POCAHONTAS, AR (KAIT) - She was in Europe when Hitler took over and tried to exterminate her people. Now, Susan Warsinger, who escaped the Holocaust, is working to make sure future generations never forget.
"I want them to use the lessons that all of us have to learn from the Holocaust," Warsinger said.
Warsinger and her family escaped Germany before being taken to a concentration camp. Even though she never witnessed those horrors first hand, the pain of that time is still with her 75 years later.
Tuesday afternoon, she spoke to hundreds in the Holocaust Survivor Series at Black River Technical College in Pocahontas.
Her story is told through the eyes of a child because when Warsinger was just four years old, Hitler came to power in her home country of Germany.
"We were living in a very nice house and my father a lemon store," Warsinger recalled.
Things changed quickly following Hitler's rise to power.
"They told all the people not to go shopping at his store and eventually he had to close his store down because he couldn't make a living anymore," Warsinger said.
It was long before Warsinger herself was discriminated against.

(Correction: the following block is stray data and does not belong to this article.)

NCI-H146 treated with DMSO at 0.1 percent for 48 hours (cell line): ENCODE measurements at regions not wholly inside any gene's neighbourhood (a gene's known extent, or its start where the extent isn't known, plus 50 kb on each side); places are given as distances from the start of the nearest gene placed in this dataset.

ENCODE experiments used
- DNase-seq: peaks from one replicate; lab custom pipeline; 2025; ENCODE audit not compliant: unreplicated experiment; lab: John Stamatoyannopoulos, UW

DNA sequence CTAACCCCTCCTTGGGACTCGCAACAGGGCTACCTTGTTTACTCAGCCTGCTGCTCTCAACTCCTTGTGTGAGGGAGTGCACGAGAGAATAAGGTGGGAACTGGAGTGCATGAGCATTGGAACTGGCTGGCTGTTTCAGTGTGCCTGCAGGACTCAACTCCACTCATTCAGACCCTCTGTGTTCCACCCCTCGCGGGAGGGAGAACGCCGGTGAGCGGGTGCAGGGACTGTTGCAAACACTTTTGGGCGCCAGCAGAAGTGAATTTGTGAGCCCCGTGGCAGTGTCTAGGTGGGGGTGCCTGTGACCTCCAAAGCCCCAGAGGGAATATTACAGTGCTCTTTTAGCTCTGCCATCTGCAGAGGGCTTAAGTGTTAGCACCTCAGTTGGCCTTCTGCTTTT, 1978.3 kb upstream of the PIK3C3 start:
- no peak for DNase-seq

"There was a law all over Germany that Jewish children weren't allowed to go to school," she said.
Though that didn't bother her, Warsinger remembers being called names like 'Dirty Jew'.
Warsinger said once, a German man began throwing rocks and bricks at her for walking into a park. Warsinger said the man's 10-year-old daughter then started doing the same thing.
"All of the children knew that I was Jewish and they had learned from their parents that Jews were no good."
By 1939, Warsinger and her siblings were smuggled into France.
"I wasn't really there when the atrocities were occurring. I wasn't there when the people were going to the concentration camps and were being gassed," she said.
Warsinger says when she came to America in 1941, she brought something of the Holocaust with her.
"I felt really guilty because I was saved and all these other people died," she said.
Her desire to leave her past behind her and begin a new life as a normal American girl resulted in her story being bottled up inside her for decades.
"I had always thought this was something that we should put in the back of our head and not talk about," Warsinger said.
However as the years passed, Warsinger realized the importance of sharing her story.
She said when the United States Holocaust Memorial Museum opened in the early 1990's, many Jews who escaped the Holocaust began to speak of the atrocities that had happened.
"It finally struck all of us that we were going to die soon and we have to go and tell somebody that this was happening," she said.
So she does speak. Warsinger tells her story to young and old, hoping the history of the Holocaust won't repeat itself.
"We need to tell people about what happened so that it will never happen again," she said.
The series is an annual event hosted by the Black River Technical College. It's a collaboration with the
where Warsinger works.